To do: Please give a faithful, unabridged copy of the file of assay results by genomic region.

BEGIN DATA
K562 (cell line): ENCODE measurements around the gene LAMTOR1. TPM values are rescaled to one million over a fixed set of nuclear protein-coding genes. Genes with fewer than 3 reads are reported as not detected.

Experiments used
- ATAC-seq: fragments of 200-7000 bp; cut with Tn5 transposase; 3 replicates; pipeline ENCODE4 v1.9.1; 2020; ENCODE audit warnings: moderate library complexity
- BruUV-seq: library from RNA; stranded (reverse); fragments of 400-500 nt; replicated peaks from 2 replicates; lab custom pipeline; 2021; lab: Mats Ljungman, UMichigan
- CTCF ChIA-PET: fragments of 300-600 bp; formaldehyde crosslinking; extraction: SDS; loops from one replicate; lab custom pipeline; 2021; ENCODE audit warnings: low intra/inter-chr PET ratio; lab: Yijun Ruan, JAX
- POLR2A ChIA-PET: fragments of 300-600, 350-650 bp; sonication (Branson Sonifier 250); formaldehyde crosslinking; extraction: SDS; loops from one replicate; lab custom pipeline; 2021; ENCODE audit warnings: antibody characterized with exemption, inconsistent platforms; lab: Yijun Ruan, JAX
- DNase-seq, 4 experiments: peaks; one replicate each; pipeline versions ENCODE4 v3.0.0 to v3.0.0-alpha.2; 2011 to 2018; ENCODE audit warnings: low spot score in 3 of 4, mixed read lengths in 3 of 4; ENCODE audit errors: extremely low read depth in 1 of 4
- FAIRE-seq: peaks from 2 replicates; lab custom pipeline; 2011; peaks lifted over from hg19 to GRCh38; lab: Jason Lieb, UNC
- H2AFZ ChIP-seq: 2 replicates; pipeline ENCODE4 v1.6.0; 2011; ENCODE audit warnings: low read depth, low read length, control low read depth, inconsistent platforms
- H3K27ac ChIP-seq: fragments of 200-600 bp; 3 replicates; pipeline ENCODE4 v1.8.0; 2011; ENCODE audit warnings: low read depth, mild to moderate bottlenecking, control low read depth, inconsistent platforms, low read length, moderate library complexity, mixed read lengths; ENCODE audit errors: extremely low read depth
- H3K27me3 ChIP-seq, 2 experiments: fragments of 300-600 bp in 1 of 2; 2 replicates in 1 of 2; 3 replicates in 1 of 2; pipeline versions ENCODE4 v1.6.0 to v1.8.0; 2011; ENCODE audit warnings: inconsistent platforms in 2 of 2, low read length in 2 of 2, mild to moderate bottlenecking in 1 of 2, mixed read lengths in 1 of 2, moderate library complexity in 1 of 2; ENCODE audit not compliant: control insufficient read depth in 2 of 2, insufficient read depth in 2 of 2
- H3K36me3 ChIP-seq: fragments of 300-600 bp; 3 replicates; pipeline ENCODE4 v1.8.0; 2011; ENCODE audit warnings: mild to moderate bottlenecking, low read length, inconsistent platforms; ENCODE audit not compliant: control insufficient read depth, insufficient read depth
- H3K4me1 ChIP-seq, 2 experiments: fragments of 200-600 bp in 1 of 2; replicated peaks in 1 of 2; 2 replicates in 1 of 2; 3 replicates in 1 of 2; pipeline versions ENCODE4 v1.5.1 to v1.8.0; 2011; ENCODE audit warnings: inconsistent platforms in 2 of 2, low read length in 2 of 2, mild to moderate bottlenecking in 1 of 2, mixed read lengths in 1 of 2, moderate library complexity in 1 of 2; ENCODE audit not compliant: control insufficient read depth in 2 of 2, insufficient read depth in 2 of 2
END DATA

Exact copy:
K562 (cell line): ENCODE measurements around the gene LAMTOR1. TPM values are rescaled to one million over a fixed set of nuclear protein-coding genes. Genes with fewer than 3 reads are reported as not detected.

Experiments used
- ATAC-seq: fragments of 200-7000 bp; cut with Tn5 transposase; 3 replicates; pipeline ENCODE4 v1.9.1; 2020; ENCODE audit warnings: moderate library complexity
- BruUV-seq: library from RNA; stranded (reverse); fragments of 400-500 nt; replicated peaks from 2 replicates; lab custom pipeline; 2021; lab: Mats Ljungman, UMichigan
- CTCF ChIA-PET: fragments of 300-600 bp; formaldehyde crosslinking; extraction: SDS; loops from one replicate; lab custom pipeline; 2021; ENCODE audit warnings: low intra/inter-chr PET ratio; lab: Yijun Ruan, JAX
- POLR2A ChIA-PET: fragments of 300-600, 350-650 bp; sonication (Branson Sonifier 250); formaldehyde crosslinking; extraction: SDS; loops from one replicate; lab custom pipeline; 2021; ENCODE audit warnings: antibody characterized with exemption, inconsistent platforms; lab: Yijun Ruan, JAX
- DNase-seq, 4 experiments: peaks; one replicate each; pipeline versions ENCODE4 v3.0.0 to v3.0.0-alpha.2; 2011 to 2018; ENCODE audit warnings: low spot score in 3 of 4, mixed read lengths in 3 of 4; ENCODE audit errors: extremely low read depth in 1 of 4
- FAIRE-seq: peaks from 2 replicates; lab custom pipeline; 2011; peaks lifted over from hg19 to GRCh38; lab: Jason Lieb, UNC
- H2AFZ ChIP-seq: 2 replicates; pipeline ENCODE4 v1.6.0; 2011; ENCODE audit warnings: low read depth, low read length, control low read depth, inconsistent platforms
- H3K27ac ChIP-seq: fragments of 200-600 bp; 3 replicates; pipeline ENCODE4 v1.8.0; 2011; ENCODE audit warnings: low read depth, mild to moderate bottlenecking, control low read depth, inconsistent platforms, low read length, moderate library complexity, mixed read lengths; ENCODE audit errors: extremely low read depth
- H3K27me3 ChIP-seq, 2 experiments: fragments of 300-600 bp in 1 of 2; 2 replicates in 1 of 2; 3 replicates in 1 of 2; pipeline versions ENCODE4 v1.6.0 to v1.8.0; 2011; ENCODE audit warnings: inconsistent platforms in 2 of 2, low read length in 2 of 2, mild to moderate bottlenecking in 1 of 2, mixed read lengths in 1 of 2, moderate library complexity in 1 of 2; ENCODE audit not compliant: control insufficient read depth in 2 of 2, insufficient read depth in 2 of 2
- H3K36me3 ChIP-seq: fragments of 300-600 bp; 3 replicates; pipeline ENCODE4 v1.8.0; 2011; ENCODE audit warnings: mild to moderate bottlenecking, low read length, inconsistent platforms; ENCODE audit not compliant: control insufficient read depth, insufficient read depth
- H3K4me1 ChIP-seq, 2 experiments: fragments of 200-600 bp in 1 of 2; replicated peaks in 1 of 2; 2 replicates in 1 of 2; 3 replicates in 1 of 2; pipeline versions ENCODE4 v1.5.1 to v1.8.0; 2011; ENCODE audit warnings: inconsistent platforms in 2 of 2, low read length in 2 of 2, mild to moderate bottlenecking in 1 of 2, mixed read lengths in 1 of 2, moderate library complexity in 1 of 2; ENCODE audit not compliant: control insufficient read depth in 2 of 2, insufficient read depth in 2 of 2